Mr. Baldry : It was because the Select Committee drew attention to the fact that there was uncertainty about how licences were being issued that we took the first legislative opportunity to clarify the position. I hope that that clarification will be much welcomed by the House.
Some hon. Members expressed concern about the issuing of consecutive licences. I would not expect British Coal to issue consecutive licences in the same deposit. Where a licence for up to 250,000 tonnes in a large deposit
Column 237of coal is being considered, I would expect the corporation to have regard, among other factors, to the likelihood and desirability, under current mineral planning policy, of the deposit being extracted as a whole under a single operation.
Each of the amendments in the group is interesting. However, for reasons which I hope I shall make clear, they are all superfluous and unnecessary. Amendment No. 4 was first raised in committee by the hon. Member for Wentworth (Mr. Hardy) when he asked my predecessor, now the Minister for Housing and Planning, for an assurance that approval for an opencast site would not be given if the site was covered by a pre-1840 private Enclosure Act. I cannot give such an assurance. Even if the condition relating to hedgerows, which the hon. Member for Westworth has discovered in some pre- 1840 Acts, is to be found--it is far from clear that it is to be found--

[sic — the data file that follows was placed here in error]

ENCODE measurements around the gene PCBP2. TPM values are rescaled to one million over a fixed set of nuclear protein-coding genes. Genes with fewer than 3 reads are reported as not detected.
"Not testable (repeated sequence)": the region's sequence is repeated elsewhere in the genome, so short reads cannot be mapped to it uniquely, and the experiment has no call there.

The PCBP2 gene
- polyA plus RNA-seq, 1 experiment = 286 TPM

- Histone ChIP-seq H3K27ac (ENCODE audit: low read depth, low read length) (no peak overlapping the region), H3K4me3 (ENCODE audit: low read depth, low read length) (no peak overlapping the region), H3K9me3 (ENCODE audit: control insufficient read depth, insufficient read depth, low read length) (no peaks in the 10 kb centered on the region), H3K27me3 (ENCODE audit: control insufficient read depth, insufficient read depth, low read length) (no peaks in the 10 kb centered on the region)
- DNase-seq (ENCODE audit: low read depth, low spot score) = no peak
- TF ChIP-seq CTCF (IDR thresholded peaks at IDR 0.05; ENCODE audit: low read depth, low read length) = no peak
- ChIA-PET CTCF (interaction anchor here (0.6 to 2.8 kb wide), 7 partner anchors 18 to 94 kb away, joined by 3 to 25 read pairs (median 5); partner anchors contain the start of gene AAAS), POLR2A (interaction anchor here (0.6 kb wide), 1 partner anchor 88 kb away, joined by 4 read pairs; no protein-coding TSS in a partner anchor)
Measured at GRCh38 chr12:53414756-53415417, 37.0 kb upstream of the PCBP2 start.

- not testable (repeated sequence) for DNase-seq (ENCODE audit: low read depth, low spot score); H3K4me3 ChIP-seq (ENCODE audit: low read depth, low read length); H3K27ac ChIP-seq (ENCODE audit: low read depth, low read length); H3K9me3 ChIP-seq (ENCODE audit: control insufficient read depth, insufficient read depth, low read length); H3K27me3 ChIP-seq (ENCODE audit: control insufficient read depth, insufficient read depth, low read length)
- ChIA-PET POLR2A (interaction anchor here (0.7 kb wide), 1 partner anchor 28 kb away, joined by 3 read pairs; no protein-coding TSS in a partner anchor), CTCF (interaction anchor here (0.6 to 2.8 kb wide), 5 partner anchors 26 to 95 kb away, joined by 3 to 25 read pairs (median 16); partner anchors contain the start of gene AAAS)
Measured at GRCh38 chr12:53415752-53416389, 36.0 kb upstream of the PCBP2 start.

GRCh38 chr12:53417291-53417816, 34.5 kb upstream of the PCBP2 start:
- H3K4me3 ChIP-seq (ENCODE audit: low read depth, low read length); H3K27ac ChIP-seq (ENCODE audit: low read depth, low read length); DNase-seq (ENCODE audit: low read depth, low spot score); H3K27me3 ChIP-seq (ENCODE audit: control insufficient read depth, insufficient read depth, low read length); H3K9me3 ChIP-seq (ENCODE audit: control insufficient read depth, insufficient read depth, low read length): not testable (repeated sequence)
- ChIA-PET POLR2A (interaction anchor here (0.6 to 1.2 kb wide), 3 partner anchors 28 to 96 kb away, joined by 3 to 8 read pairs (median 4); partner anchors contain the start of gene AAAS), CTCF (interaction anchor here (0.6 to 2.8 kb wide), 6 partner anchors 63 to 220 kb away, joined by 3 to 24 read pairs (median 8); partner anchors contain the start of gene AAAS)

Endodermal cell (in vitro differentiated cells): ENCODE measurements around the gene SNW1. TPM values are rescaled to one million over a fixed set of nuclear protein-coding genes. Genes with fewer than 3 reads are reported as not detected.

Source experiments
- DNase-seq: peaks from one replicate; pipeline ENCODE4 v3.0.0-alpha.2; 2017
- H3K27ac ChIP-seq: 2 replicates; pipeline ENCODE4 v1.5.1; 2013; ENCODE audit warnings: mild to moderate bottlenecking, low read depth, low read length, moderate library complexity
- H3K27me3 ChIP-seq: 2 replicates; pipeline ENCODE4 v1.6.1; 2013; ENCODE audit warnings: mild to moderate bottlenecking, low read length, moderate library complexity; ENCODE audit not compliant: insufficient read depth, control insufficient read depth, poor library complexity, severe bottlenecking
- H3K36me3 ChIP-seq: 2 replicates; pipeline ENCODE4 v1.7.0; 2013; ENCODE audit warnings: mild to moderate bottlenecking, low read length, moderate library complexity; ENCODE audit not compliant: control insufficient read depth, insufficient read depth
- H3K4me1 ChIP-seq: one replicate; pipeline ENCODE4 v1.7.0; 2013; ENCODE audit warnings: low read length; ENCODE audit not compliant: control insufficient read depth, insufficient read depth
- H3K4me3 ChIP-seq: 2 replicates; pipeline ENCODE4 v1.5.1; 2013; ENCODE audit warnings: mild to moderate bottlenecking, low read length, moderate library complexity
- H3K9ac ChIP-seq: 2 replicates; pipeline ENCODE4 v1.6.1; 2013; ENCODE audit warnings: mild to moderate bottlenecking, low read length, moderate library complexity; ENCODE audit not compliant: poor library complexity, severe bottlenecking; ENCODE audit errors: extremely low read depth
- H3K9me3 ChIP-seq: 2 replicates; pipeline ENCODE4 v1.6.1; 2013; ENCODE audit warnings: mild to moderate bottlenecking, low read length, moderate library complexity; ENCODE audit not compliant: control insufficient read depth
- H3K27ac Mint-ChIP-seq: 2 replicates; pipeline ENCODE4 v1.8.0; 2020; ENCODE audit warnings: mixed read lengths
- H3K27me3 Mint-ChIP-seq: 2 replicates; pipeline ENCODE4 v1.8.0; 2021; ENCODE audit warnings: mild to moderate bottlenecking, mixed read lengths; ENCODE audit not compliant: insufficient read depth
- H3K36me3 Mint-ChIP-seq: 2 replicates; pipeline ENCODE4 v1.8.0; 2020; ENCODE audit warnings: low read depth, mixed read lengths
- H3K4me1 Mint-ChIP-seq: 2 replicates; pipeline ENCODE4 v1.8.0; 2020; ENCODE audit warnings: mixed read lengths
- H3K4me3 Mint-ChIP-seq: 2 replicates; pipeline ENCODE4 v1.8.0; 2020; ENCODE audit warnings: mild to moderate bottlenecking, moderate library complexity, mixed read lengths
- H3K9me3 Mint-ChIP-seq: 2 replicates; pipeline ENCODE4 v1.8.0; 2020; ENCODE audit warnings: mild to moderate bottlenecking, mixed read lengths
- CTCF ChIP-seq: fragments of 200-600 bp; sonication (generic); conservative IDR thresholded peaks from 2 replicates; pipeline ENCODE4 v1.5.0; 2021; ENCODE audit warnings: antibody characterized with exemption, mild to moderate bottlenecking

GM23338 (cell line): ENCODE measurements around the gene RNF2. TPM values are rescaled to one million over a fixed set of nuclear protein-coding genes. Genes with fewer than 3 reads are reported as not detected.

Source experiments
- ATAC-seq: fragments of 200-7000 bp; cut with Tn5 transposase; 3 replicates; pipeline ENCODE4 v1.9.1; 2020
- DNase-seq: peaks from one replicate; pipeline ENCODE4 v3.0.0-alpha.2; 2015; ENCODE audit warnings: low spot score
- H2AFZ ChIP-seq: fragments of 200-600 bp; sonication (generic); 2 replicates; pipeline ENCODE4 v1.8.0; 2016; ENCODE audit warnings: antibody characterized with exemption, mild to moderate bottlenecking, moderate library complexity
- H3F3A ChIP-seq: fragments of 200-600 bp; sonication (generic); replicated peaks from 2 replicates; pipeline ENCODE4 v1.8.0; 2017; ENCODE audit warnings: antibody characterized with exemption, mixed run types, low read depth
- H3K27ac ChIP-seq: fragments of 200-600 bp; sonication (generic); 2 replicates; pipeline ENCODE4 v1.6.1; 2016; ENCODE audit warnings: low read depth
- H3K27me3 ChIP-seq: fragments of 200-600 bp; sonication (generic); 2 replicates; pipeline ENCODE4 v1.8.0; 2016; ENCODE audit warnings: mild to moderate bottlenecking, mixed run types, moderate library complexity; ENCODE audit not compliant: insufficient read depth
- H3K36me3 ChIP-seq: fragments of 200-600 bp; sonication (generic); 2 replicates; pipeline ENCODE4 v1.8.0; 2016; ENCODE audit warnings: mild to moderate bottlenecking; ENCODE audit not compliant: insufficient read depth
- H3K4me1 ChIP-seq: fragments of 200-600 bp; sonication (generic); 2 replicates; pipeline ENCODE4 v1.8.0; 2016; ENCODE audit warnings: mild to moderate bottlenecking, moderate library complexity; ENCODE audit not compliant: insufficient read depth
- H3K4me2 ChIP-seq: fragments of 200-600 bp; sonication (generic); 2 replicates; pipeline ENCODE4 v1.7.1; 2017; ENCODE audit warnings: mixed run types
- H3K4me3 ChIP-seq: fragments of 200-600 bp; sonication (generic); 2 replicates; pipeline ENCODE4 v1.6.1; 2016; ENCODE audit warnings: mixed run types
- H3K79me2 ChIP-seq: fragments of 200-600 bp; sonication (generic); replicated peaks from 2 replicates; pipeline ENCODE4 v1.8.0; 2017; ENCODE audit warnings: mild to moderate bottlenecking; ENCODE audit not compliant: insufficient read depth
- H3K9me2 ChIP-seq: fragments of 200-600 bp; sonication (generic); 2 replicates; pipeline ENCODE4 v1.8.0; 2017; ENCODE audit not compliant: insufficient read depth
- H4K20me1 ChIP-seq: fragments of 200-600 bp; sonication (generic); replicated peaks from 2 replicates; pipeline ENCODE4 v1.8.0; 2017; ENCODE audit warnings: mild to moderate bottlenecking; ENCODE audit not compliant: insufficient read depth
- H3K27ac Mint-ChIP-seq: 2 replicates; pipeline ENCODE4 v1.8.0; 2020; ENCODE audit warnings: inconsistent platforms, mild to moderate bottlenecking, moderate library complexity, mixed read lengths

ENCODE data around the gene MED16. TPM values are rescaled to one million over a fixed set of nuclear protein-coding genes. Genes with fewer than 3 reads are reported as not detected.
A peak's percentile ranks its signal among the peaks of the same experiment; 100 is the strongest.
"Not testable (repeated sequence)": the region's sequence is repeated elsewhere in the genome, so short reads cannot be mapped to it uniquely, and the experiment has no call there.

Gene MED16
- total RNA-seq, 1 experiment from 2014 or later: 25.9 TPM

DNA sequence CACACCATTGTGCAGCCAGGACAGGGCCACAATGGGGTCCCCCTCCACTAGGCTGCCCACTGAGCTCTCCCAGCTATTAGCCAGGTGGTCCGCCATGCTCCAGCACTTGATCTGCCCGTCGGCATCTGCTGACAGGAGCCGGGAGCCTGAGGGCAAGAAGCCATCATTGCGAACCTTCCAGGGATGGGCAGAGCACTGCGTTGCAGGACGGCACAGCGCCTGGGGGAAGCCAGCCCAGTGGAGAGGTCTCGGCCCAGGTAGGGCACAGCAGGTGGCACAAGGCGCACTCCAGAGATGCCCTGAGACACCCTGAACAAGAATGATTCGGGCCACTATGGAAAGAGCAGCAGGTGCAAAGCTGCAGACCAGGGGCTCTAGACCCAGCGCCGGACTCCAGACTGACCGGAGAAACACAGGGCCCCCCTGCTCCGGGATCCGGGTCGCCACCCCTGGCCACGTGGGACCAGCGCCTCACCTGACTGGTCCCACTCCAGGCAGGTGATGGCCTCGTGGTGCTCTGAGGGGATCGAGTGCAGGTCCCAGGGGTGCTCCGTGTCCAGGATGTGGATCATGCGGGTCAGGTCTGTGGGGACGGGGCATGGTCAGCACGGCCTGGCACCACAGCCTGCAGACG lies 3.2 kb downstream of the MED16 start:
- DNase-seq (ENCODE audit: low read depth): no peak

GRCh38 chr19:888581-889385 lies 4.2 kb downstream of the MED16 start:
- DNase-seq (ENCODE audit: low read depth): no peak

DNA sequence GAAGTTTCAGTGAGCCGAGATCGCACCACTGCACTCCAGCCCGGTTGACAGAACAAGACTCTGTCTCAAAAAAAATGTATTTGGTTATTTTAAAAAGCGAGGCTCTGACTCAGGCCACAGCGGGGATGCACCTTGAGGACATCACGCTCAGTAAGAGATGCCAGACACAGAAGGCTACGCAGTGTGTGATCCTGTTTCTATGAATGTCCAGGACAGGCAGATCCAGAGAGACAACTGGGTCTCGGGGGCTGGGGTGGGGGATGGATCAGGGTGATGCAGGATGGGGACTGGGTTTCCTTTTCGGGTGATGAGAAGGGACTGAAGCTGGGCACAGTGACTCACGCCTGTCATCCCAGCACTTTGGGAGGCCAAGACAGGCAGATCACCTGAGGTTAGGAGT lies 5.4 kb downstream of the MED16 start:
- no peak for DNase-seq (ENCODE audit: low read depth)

Mr. Hardy : I have made the point--but the Minister appears to be disregarding it--that obviously, I have not studied all 4,000 private Enclosure Acts. However, I have studied, or had studied for me, a substantial proportion, dealing with various parts of the country. They all contain the clear, perpetual requirement that those hedgerows enclosing the fields and taking over the common land should be maintained for all time. The Government cannot have their cake and eat it. Either they respect the law or they do not. If the Government respect the law, the Minister cannot continue to maintain his evasiveness.